19. Ultrahigh energy photons, electrons, and neutrinos, the microwave background, and the universal cosmic-ray hypothesis

    NASA Technical Reports Server (NTRS)

    Stecker, F. W.

    1972-01-01

    The production of ultrahigh energy photons, electrons and neutrinos as the decay products of pions produced in photomeson interactions between cosmic ray nucleons and the blackbody microwave background is discussed in terms of the resultant energy spectra of these particles. Simple asymptotic formulas are given for calculating the ultrahigh energy photon spectrum predicted for the universal cosmic ray hypothesis and the resulting spectra are compared with those obtained previously by numerical means using a different propagation equation for the photons. Approximate analytic solutions for the photon spectra are given in terms of simple power-law energy functions and slowly varying logarithmic functions.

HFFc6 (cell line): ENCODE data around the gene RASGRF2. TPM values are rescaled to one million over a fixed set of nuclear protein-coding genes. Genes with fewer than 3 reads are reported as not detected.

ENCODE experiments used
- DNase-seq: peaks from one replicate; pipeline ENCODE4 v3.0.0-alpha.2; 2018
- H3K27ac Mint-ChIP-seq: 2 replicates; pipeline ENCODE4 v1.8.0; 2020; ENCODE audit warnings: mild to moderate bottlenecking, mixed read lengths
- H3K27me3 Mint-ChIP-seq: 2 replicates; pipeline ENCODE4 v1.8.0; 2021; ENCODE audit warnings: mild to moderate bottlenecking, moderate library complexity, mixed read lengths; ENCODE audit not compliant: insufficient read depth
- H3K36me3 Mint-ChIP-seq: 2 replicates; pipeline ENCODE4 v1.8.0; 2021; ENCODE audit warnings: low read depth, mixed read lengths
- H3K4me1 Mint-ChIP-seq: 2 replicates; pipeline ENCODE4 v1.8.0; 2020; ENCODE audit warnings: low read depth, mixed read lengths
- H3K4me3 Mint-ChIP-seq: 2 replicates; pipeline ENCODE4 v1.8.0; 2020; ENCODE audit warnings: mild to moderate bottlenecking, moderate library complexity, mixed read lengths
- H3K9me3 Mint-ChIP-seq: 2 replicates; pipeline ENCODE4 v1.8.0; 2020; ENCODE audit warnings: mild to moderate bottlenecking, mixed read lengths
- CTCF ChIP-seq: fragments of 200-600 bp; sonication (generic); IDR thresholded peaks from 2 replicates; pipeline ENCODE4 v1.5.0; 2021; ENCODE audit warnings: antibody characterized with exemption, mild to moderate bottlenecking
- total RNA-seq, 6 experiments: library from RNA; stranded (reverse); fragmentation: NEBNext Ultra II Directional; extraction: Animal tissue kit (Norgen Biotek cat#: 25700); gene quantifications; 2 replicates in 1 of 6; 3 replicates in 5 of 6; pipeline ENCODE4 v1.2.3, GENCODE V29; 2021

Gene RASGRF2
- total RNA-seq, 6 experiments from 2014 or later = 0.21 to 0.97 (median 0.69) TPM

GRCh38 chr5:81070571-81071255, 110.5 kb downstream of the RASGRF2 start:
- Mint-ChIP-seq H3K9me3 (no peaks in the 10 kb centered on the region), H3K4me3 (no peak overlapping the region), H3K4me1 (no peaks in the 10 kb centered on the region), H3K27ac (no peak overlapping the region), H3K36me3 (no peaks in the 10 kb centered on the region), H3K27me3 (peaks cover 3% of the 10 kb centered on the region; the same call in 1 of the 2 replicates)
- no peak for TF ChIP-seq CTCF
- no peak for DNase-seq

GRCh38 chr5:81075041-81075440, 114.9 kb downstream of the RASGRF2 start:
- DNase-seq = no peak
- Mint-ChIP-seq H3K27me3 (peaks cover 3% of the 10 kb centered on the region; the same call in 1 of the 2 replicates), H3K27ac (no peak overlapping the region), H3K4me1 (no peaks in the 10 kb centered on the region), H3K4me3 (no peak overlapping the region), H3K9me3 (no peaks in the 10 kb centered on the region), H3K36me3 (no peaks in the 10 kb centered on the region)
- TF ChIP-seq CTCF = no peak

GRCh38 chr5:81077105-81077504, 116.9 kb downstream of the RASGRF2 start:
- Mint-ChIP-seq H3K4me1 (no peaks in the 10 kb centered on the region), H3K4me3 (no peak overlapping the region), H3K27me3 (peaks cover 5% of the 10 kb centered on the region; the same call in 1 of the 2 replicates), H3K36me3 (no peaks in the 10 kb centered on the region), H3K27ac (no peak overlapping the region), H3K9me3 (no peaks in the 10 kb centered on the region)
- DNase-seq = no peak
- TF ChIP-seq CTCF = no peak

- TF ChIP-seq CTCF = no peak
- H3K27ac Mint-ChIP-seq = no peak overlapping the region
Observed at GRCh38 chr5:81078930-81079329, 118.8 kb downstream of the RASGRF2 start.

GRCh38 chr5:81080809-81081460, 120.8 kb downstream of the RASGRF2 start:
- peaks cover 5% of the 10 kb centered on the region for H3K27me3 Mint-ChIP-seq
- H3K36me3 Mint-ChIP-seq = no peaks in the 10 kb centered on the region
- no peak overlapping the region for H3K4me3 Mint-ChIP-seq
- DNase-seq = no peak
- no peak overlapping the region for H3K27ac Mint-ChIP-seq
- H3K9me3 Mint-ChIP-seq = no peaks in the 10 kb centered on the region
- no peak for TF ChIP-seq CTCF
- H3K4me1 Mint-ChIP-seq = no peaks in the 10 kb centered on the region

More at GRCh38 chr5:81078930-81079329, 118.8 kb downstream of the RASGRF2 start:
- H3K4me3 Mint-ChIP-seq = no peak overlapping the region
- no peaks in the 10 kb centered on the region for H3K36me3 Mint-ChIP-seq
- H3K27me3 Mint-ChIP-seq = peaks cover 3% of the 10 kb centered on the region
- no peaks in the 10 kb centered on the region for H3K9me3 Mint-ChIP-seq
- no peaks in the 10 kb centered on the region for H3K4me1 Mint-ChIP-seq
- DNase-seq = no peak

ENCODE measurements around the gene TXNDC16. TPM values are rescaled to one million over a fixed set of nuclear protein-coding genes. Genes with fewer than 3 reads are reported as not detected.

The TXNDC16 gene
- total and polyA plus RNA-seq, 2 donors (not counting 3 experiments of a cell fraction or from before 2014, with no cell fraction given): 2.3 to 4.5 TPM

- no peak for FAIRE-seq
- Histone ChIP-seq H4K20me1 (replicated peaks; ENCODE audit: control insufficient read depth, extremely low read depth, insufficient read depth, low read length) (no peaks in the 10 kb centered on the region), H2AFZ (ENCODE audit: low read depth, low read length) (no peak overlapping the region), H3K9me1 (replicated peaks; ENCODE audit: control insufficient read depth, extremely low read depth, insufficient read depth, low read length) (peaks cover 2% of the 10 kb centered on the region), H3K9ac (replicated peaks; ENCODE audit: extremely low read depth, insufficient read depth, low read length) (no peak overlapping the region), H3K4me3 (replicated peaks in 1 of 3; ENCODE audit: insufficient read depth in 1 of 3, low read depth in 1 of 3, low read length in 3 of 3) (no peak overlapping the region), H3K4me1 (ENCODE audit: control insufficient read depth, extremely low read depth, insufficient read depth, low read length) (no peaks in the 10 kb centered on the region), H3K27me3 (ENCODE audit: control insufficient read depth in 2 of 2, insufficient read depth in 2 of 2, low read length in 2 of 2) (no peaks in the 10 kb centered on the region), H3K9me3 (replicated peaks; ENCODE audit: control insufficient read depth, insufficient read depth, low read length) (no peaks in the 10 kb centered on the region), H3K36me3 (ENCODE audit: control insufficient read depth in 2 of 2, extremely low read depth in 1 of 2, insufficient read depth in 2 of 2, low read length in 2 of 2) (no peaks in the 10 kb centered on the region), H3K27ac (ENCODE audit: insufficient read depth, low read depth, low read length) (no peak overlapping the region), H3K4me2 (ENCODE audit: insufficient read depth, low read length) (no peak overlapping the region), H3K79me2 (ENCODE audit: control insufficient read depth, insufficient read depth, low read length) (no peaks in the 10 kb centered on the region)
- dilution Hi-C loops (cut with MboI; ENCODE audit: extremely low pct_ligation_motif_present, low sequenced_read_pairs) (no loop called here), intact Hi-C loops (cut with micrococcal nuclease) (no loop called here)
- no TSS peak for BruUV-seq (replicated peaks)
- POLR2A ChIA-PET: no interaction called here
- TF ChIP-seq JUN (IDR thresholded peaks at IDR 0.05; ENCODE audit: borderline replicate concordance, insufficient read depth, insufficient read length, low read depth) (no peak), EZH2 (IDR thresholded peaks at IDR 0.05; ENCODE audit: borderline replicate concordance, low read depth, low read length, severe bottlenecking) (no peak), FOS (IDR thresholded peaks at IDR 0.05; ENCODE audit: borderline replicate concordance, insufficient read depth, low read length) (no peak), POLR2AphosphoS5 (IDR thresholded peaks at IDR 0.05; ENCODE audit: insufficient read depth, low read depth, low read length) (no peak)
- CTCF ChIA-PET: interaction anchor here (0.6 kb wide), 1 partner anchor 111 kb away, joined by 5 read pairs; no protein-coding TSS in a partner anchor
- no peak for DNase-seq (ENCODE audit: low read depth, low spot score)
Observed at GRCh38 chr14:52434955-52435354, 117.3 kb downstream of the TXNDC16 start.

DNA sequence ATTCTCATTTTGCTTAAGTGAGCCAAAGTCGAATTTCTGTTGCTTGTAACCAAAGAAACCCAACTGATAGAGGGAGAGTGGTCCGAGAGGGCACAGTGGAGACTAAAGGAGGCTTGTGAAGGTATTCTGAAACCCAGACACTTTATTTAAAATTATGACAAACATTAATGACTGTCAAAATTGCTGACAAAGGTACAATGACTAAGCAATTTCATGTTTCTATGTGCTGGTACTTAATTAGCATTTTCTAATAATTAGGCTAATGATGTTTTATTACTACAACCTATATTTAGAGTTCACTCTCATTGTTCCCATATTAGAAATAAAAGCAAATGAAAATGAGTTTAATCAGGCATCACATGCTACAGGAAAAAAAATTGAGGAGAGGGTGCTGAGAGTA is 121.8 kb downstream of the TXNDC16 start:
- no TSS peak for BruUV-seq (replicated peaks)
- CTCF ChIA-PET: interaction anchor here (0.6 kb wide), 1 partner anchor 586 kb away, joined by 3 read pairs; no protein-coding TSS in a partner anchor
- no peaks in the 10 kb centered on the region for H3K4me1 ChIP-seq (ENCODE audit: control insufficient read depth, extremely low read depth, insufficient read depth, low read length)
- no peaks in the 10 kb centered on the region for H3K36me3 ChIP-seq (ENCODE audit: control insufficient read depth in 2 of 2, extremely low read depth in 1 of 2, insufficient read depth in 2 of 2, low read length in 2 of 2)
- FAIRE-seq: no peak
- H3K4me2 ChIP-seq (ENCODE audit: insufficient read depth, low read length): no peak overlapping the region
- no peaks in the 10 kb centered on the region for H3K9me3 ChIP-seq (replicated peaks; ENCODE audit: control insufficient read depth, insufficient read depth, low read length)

20. Two-photon double ionization of helium: Evolution of the joint angular distribution with photon energy and two-electron energy sharing

    SciTech Connect

    Zhang Zheng; Peng Liangyou; Xu Minghui; Gong Qihuang; Starace, Anthony F.; Morishita, Toru

    2011-10-15